Anyway, the aforementioned DBA was looking for answers to these questions:
- How much data can be stored in one LOB column?
- What is the relationship between a base table space and a LOB table space?
- How can one control the amount of disk space that will be occupied by data stored in a LOB column?
Maximum amount of data that can be stored in a single LOB column
The short answer: 66,584,576 gigabytes. That's slightly less than 64 petabytes, which would be 67,108,864 GB. It's a little less than 64 petabytes because a LOB table space can have a maximum of 254 data sets, and you'd need a 256-data set LOB table space to get to the precise 64 petabyte figure.
Here's how this maximum amount of data could be stored in a single LOB column:
- A base table space could have up to 4096 partitions.
- As previously mentioned, there will be a LOB table space for each partition of an associated base table space (actually, there is one LOB table space per partition per LOB column, but I'm assuming here that the table in question has a single LOB column); so, there would be 4096 LOB table spaces associated with a base table space with 4096 partitions.
- One LOB table space can be comprised of up to 254 data sets (as noted above), each of which can reach a size of up to 64 GB.
THEREFORE, the maximum amount of data that can be stored in one LOB column is:
(4096 base table space partitions)
X (1 LOB table space per partition for the column)
X (254 data sets per LOB table space)
X (64 GB per LOB table space data set)
= 66,584,576 GB
Relationship between a base table space and a LOB table space
First, it's important to keep in mind that a LOB table space is a unique DB2 for z/OS database object. I like the way that Jay Yothers, a longtime member of IBM's DB2 for z/OS development organization, put it (the acronyms PBG and PBR refer, respectively, to partition-by-growth and partition-by-range universal table spaces): "LOB table spaces are not PBG, PBR, classic partitioned, segmented, or simple. LOB table spaces are LOB table spaces."
Second, remember that the base table space / LOB table space relationship is all about the partitions in the base table space. So, if the base table space is non-partitioned or is partition-by-growth with MAXPARTITIONS 1, there will be one LOB table space associated with the base table space (assuming, as before, that the table in the base table space has one LOB column).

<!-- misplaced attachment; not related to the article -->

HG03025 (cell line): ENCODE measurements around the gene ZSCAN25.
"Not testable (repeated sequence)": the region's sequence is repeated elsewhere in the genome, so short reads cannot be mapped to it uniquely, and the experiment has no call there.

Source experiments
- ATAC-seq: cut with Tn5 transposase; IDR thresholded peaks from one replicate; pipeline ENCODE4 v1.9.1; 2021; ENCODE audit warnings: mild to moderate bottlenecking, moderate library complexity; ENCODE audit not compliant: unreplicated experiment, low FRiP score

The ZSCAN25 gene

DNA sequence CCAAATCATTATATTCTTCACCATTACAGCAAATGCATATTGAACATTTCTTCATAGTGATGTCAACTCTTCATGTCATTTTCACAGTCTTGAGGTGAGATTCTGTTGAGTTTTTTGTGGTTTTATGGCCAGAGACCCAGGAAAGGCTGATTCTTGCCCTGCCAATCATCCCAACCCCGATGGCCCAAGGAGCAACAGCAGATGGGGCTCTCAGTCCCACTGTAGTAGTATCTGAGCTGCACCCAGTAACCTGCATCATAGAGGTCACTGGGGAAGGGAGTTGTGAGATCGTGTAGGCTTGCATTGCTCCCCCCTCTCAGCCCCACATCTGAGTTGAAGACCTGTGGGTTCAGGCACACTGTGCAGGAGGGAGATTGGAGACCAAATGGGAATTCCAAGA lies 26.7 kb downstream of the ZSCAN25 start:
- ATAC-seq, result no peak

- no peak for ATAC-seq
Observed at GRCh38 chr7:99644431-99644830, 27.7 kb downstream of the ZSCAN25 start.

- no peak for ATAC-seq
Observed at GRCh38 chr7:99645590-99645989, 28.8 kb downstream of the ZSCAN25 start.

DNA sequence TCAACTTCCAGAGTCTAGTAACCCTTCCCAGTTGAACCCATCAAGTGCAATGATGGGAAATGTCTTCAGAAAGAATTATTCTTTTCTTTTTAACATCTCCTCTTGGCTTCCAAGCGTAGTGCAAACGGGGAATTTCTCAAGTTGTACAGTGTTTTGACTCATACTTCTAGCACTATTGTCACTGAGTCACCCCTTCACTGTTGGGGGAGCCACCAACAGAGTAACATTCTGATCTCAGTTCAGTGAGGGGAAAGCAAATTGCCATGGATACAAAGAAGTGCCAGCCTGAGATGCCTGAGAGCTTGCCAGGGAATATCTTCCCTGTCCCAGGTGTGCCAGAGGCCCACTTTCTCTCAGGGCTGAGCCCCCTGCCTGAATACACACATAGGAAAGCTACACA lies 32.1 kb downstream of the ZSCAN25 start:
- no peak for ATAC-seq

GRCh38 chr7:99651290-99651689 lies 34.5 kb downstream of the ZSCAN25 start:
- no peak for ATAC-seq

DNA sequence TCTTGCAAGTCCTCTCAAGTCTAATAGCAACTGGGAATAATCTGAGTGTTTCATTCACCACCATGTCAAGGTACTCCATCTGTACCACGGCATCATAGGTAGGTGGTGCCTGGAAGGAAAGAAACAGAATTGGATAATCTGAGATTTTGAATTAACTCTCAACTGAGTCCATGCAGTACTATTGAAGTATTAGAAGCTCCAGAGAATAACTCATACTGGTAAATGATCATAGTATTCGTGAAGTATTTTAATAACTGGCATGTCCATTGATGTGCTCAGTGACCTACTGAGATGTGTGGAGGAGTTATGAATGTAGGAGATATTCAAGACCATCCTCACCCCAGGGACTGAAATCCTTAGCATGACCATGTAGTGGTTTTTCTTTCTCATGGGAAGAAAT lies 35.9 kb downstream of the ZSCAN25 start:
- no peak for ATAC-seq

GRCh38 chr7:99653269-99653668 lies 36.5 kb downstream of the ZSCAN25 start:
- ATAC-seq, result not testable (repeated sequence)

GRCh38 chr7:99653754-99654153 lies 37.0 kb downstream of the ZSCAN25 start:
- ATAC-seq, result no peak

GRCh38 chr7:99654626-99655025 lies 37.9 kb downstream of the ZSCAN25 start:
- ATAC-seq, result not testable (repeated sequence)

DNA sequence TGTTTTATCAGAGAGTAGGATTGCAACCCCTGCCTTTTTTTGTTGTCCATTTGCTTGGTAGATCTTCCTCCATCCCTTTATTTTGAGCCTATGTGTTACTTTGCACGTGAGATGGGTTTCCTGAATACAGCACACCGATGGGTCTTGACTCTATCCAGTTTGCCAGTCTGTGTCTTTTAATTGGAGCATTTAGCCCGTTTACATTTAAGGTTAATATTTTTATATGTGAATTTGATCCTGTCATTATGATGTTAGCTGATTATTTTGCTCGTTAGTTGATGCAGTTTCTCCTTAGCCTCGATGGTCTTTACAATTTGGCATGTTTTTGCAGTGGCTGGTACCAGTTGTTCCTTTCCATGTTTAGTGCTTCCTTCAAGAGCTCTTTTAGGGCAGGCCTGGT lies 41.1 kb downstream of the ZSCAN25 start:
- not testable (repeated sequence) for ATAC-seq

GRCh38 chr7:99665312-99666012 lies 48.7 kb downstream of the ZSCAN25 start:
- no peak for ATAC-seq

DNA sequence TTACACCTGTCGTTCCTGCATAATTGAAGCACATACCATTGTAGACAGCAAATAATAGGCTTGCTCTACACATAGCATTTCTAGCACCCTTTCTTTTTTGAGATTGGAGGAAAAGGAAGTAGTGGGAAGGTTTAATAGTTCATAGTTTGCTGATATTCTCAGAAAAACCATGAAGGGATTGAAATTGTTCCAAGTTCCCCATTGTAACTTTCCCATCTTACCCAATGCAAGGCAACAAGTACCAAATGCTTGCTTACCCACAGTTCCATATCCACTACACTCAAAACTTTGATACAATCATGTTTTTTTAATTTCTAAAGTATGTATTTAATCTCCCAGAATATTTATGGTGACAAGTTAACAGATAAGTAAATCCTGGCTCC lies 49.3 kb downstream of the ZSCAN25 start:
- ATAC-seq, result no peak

For a range-partitioned base table space, the number of associated LOB table spaces (per LOB column in the base table) will be equal to the NUMPARTS value for the base table space.
For a partition-by-growth base table space, if MAXPARTITIONS is greater than 1 and a new partition is automatically added to the table space by DB2, a new LOB table space for the partition (per LOB column in the base table) will be automatically created by DB2.
Controlling the space occupied by data in a LOB column
I pointed out that one LOB column can hold up to 66,584,576 GB of data. What if you don't want that much data to be stored in a LOB column? No problem -- you have several means of controlling the amount of space that will used to store LOB data in a table. Among these are the following:
- Limit the number of base table space partitions. The fewer the number of base table space partitions, the fewer the number of associated LOB table spaces.
- Limit the size of the data sets comprising the LOB table space(s). The DSSIZE specification for a LOB table space controls the size of the data sets that comprise the LOB table space. DSSIZE can be nG, where G represents gigabytes and n is 1 or a multiple of 2 between 2 and 64, inclusive.
- Limit the length of a value that can be placed in a LOB column. When a base table is created, a LOB column can be defined as (for example) BLOB(100K). In that case, no value larger than 100 KB could be inserted into the LOB column.
Another LOB space consumption control capability is LOB inlining, introduced (as I pointed out in the opening paragraph of this entry) with DB2 10 for z/OS. The significance of that and other LOB-related features of DB2 10 is such that they deserve coverage in a separate blog entry. I'll try to get that entry posted within the next couple of weeks.
One more thing: you can find a lot of very good information about LOBs in a DB2 9 environment in an IBM "red book" titled "LOBs with DB2 for z/OS: Stronger and Faster." It's available on IBM's Web site at http://www.redbooks.ibm.com/abstracts/sg247270.html?Open.
I hope that the information in this blog entry will be useful to you. Check back in a week or two for an overview of LOB-related enhancements delivered in DB2 10 for z/OS.
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